Alongside the erosion of an independent judiciary as a check on executive power, other hallmarks of illiberal democracy are the neutralization of a free press and the steady diminution of basic human rights. On these issues, often described as the guardrails of democracy against authoritarian encroachment, the Trump administration either has won or seems poised to win significant gains for illiberalism. Upon his appointment as chancellor, Hitler immediately created a new Ministry of People’s Enlightenment and Propaganda under Joseph Goebbels, who remained one of his closest political advisers.

Seems pretty clear that this administration shows more and more of an authoritarian bent every day.

Opinion | Trump’s authoritarian musings are getting normalized, part 973

Think Trump is an authoritarian? Look at his actions, not his words | Corey Robin

  1. Systematic efforts to intimidate the media: Check
There’s little doubt that Trump and his associates have repeatedly tried to intimidate mainstream media organizations, whether through tweets deriding the supposedly “failingNew York Times, the repeated references to the “Amazon Washington Post,” or White House chief strategist and former Breitbart head Stephen Bannon’s referring to media organizations as “the opposition party.” Trump and Fox News also falsely accused the Times of thwarting efforts to kill or capture top Islamic State leaders, and the White House has arbitrarily excluded reporters of some organizations from press pools, press conferences, and other events. The obvious message: Play ball with us a bit more or expect to be marginalized. And that’s just a small sample of Trump’s war on the press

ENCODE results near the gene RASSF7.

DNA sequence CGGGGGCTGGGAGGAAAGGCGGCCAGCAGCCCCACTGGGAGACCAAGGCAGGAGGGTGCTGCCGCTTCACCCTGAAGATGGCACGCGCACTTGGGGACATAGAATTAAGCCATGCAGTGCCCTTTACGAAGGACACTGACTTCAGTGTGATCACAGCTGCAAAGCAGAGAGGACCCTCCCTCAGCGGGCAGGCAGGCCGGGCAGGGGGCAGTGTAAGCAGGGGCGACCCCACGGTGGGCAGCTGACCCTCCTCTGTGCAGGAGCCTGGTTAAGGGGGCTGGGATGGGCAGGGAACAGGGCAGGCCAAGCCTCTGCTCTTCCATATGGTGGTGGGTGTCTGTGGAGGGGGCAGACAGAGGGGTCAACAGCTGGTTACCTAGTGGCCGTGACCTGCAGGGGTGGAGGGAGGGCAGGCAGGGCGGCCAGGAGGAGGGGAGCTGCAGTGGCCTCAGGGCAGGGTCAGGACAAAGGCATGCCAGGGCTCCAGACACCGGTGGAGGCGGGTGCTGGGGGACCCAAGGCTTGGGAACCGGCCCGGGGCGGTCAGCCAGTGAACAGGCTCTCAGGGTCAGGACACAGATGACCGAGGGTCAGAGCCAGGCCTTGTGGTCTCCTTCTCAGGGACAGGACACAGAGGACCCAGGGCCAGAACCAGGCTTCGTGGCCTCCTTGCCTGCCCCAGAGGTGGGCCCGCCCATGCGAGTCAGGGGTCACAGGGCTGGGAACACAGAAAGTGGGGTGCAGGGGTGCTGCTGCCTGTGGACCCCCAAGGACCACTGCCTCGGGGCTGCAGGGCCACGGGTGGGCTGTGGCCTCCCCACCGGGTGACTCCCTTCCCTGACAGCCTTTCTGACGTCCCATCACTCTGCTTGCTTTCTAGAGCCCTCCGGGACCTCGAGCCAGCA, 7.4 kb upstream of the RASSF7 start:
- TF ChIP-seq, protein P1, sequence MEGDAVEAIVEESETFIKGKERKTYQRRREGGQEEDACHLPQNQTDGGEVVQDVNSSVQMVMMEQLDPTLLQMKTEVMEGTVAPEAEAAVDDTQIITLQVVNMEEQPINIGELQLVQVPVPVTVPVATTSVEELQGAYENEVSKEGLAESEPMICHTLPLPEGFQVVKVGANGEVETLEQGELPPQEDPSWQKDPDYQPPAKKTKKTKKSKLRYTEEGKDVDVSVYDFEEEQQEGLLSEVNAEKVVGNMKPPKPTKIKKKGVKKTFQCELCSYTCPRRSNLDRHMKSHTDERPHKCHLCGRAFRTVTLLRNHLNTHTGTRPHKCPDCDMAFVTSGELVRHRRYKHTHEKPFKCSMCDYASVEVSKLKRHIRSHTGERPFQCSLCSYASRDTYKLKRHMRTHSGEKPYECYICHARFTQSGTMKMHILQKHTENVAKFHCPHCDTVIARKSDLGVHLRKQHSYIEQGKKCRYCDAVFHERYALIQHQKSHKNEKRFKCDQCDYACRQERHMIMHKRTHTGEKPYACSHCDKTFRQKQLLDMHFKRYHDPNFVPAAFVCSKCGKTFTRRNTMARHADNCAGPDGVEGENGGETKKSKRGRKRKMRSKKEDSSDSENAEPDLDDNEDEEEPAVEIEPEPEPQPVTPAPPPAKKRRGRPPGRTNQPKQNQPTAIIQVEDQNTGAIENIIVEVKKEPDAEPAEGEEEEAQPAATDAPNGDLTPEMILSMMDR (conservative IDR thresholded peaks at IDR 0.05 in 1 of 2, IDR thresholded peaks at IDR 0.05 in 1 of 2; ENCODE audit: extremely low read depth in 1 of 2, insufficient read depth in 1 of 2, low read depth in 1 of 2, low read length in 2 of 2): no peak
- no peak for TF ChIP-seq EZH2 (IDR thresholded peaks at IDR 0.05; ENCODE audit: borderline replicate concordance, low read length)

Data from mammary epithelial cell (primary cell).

1. Building an official pro-Trump media network: Partial check.
Back in November, I speculated that Trump might “use the presidency to bolster media that offer him consistent support” or even try to create a government-funded media agency to disseminate pro-Trump propaganda. There’s little doubt Trump has tried to favor outlets that embrace him, which is why the White House gave press credentials to the right-wing blog Gateway Pundit and has given the reliably wacky and pro-Trump Breitbart privileged access. And as one might expect, the Trump administration has backed the expansion plans of the conservative Sinclair Broadcast Group. Apart from the White House press office itself (which has been a train wreck from Day One), there’s no sign that the president intends to build a publicly funded pro-Trump media organization. But with Fox News and Sinclair and the various alt-right websites in his corner, he may not need one.


  1. Stacking the Supreme Court:
As I warned six months ago, Trump has already had one chance to fill a Supreme Court seat and he could easily have several more. We don’t yet know what sort of justice Neil Gorsuch will turn out to be or whom Trump might appoint down the road, but it’s a safe bet they won’t be progressives. But the real issue is how Gorsuch or any other appointees would vote on key constitutional questions involving the power of the executive branch. I’m not terribly concerned at the moment, but turning the judiciary into a tame tool is right out of the aspiring autocrats’ playbook, and the issue bears watching as relevant cases begin to work their way through the courts.


Top 10 Signs of Creeping Authoritarianism, Revisited
So because Trump nominated conservatives to the Court he is authoritarian?

I'm curious, did this idiot author have the same complaint when presidents nominated liberals to the Court?

I'm guessing he was fine with that.

What a joke.
 

Ian Jeffrey

Council Hall
Mar 2013
69,836
37,511
Vulcan, down the street from Darth Vader
#40
No one refers to America as the democratic republic. It has been and is referred to as The Republic.
Substance over form. It does not matter what it looks like or what it is called; it matters what it is. And the U.S. is, among other things, a democratic system whereby ultimate power resides in the people in general.
 

Similar Discussions